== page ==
COVID-19 Supplements: Australian Researchers Start First Clinical Trial To Test Effects Of Intravenous Zinc In COVID-19 Patients
: The first clinical trial in the world trial will see researchers from Austin Health Teaching Hospital and the University of Melbourne use intravenous zinc to fight the symptoms of COVID-19 in infected patients.
The clinical trial will be led by Dr Joseph Ischia from Austin Health, along with Dr Oneel Patel from the Department of Surgery at the University of Melbourne, who has a long history of investigating the protective effects of intravenous zinc against organ damage induced by lack of oxygen.
The researchers said that COVID-19 is especially dangerous because it replicates inside a patient's body extremely fast and can lead to respiratory conditions like bronchitis and pneumonia along with a host f emerging complications as more studies are emerging about what the SARS-CoV-2 virus is able to do inside the human body.
Dr Ischia told Thailand Medical News
, "If COVID-19 enters a patient's lungs then they often need to be placed on a ventilator to help their breathing and, in severe cases, COVID-19 can cause multiple organ failure and brain injury due to a lack of oxygen."
According to Dr Patel, past studies have shown that zinc is very effective at slowing the rate that similar viruses such as SARS (Severe Acute Respiratory Syndrome) and common cold (a type of coronavirus) replicate in the body.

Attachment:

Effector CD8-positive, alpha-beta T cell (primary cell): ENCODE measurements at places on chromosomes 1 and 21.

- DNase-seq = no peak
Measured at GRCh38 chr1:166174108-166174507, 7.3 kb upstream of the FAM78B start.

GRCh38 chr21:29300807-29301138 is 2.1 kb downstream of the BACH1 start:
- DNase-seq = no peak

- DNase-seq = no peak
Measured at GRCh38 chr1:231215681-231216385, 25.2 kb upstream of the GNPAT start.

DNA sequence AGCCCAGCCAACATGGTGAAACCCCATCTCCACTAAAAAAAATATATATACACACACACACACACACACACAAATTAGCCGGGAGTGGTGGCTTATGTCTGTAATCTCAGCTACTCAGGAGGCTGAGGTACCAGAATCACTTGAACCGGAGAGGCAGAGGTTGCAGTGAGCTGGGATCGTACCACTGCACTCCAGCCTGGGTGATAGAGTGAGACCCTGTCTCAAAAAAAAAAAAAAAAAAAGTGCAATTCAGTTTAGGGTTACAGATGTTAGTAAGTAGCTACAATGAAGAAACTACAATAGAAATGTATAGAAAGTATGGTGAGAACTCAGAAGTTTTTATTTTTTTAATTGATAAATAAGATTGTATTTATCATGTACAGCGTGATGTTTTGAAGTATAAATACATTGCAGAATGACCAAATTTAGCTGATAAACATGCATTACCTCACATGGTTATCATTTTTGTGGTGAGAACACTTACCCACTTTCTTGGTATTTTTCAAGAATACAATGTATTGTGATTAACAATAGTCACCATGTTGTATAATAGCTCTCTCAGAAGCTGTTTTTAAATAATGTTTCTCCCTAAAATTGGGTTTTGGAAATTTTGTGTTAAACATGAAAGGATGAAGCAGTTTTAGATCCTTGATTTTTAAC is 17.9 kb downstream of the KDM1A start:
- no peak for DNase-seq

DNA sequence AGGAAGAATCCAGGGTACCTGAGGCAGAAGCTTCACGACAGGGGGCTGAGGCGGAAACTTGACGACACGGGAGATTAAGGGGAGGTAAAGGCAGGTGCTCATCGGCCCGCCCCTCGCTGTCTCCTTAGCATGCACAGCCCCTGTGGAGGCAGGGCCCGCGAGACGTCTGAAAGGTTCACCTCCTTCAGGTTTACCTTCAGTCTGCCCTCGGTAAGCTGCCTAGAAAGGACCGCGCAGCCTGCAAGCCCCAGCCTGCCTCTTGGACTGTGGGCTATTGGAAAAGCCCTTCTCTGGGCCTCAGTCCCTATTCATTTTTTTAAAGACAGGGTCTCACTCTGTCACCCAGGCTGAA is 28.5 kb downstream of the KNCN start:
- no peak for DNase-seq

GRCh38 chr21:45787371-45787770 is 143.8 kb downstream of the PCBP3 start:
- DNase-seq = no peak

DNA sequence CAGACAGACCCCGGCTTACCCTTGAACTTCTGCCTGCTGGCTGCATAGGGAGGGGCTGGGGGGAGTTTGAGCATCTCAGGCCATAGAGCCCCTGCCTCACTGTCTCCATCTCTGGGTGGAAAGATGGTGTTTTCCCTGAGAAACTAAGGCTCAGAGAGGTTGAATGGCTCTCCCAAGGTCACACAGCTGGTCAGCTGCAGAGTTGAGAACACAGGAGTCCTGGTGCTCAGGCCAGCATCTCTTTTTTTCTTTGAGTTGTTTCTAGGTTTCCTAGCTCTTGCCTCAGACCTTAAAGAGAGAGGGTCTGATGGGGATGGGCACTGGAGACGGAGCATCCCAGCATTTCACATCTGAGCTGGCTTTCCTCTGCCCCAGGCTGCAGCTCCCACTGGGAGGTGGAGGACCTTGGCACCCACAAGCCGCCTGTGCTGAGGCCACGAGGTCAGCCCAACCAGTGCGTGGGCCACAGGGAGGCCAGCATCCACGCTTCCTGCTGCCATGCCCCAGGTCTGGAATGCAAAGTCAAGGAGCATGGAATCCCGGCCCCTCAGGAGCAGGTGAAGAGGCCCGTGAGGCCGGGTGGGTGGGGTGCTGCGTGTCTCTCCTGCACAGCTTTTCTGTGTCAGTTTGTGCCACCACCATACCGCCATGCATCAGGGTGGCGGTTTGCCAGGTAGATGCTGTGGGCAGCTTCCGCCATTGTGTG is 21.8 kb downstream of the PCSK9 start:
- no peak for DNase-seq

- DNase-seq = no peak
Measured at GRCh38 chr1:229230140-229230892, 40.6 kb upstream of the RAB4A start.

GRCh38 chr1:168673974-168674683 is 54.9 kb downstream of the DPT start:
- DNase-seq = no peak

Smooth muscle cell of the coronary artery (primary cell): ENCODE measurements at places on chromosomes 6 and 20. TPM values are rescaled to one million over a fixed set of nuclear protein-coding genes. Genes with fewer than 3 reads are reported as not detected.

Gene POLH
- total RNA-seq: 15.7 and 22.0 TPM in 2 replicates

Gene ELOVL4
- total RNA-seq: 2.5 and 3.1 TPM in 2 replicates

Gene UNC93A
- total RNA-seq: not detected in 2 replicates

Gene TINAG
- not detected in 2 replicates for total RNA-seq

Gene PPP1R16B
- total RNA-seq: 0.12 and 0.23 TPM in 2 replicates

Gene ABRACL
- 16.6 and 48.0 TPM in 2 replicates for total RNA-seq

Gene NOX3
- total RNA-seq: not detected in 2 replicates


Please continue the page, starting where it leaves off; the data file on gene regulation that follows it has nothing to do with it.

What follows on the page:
Dr Patel said, "Past published studies have also shown that high doses of zinc can protect vital organs such as the heart, kidneys and liver against the damage caused by a lack of oxygen."
The new clinical trial has been fast-tracked to test whether receiving a daily injection of zinc chloride will benefit patients with coronavirus.
Dr Ischia further added, "There is currently no specific treatment available for patients who have COVID-19 and are at high risk of respiratory failure, which means this study has the potential to have an enormous positive impact on their clinical outcomes. Importantly, we hope to show that we can save lives by limiting the impact of the symptoms. We are expecting to have preliminary results of the trial available after only seven days so we will know very quickly how effective this treatment is."
The clinical trial is the culmination of a rapid collaboration between surgeon scientists as well as intensive care, infectious diseases and respiratory medicine doctors at Austin Health, working with the Australian pharmaceutical firm, Phebra.
Dr. Mal Eutick, Phebra CEO said intravenous (IV) zinc injections, manufactured at Phebra's multi-purpose sterile injectables plant in Sydney, would be used in the trial.
Dr Eutick commented, "Zinc has been proven to be effective in treating severe pneumonia and other viruses although not COVID-19 to date. This trial is an extraordinary opportunity to discover if IV zinc can help us respond to the current pandemic. If successful this could save lives and with this trial we should know in a short time frame. In particular, it could be very important for those high risk elderly patients and also help reduce the level of general anxiety in the community."
Both Dr Ischia and Dr Eutick however warned of the need to manage the risk of zinc overdose for patients.
Dr Ischia explained, "Zinc can be toxic and it will be carefully administered as part of the trial to ensure patients are safe."
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